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The Galactic Bulge Survey

The Galactic Bulge Survey is a multiwavelength survey of 12 square degrees of the Galactic bulge in the vicinity of the Galactic center. It employs X-ray observations with the ACIS-I instrument of the Chandra X-ray Observatory and optical observations with the Mosaic II and DECam cameras of the Blanco Telescope, tailored to detect the optical counterparts to the X-ray sources and their variability. Furthermore, the GBS area is observed at near-infrared wavelengths with ESOs VISTA telescope as part of the VVV survey.

We have discovered 1640 X-ray sources. Currently, we are busy classifying these sources spectroscopically and through their optical and near-infrared variability properties. The end goals of the survey include: i) Determining the number ratio of X-ray binaries and cataclysmic variables and through that provide constraints on the common envelope phase that has been crucial for the formation of these systems but which is poorly understood. ii) Determine the mass of the black holes and neutron stars in the quiescent X-ray binaries that we find. These observations will allow us to compare the black hole mass distribution with that predicted from core-collapse supernova modelling. For the neutron stars, finding massive neutron stars will allow us to constrain the equation of state of the ultra-dense matter residing in their cores. iii) From the mass distribution of an X-ray selected sample of cataclysmic variables we can determine if these systems are viable progenitors of type Ia supernovae.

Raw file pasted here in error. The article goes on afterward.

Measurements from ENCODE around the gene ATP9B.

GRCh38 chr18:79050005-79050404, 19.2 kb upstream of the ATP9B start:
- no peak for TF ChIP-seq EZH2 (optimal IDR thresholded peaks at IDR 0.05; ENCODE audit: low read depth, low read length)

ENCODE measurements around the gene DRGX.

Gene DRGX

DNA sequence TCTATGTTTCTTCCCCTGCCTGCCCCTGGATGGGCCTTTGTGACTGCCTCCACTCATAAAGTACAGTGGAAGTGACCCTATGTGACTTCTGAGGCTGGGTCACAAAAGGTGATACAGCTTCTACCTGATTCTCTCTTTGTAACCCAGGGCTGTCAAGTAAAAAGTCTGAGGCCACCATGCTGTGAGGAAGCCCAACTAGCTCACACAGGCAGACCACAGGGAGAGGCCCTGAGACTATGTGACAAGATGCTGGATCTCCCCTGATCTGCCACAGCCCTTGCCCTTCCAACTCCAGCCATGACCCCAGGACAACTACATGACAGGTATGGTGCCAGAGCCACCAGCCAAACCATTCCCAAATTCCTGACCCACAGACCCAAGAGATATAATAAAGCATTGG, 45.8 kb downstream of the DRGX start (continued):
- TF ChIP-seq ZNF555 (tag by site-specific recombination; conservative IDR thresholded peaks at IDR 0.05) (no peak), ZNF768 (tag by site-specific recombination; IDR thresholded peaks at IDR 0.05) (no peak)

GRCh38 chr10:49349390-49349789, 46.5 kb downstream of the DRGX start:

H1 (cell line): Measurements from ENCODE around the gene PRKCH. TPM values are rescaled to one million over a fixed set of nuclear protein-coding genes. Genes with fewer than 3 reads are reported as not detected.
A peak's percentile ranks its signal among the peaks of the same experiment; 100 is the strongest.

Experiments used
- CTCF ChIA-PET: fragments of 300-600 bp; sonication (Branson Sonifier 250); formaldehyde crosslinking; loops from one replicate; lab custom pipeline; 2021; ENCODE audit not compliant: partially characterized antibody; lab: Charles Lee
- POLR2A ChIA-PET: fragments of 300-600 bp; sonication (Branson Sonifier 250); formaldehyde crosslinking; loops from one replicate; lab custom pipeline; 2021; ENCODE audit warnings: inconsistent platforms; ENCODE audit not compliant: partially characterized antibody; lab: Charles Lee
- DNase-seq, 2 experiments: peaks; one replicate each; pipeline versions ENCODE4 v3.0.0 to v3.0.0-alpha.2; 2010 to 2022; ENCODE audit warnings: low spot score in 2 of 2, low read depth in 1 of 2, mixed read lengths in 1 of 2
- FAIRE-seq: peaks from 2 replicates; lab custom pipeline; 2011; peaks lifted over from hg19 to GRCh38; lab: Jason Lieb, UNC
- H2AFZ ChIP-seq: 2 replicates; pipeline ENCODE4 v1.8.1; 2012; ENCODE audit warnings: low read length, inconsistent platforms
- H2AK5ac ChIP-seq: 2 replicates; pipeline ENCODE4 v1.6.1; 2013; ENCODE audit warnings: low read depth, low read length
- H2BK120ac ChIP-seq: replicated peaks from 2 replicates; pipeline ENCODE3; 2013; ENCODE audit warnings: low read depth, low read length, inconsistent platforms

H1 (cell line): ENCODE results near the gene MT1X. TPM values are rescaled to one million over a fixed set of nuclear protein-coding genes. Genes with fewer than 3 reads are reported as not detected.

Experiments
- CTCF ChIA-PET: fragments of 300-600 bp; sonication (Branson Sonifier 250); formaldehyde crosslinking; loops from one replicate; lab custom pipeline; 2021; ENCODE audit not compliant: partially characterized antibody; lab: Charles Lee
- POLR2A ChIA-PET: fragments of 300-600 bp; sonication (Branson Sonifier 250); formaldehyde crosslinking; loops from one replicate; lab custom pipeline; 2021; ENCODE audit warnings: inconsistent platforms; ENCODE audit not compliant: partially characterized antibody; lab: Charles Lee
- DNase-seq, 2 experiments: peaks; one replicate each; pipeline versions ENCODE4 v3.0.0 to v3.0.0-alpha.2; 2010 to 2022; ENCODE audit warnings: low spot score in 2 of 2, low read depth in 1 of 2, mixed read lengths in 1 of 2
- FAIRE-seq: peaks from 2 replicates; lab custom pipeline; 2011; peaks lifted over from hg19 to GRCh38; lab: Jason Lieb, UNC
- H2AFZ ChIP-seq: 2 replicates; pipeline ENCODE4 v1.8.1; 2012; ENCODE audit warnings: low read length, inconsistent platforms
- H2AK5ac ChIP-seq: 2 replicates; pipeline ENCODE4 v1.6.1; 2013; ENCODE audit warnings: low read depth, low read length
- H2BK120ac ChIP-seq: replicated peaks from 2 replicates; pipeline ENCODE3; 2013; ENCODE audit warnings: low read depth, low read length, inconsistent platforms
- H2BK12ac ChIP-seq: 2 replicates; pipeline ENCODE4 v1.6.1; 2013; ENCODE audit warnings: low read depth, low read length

Last change: Jul 10, 2014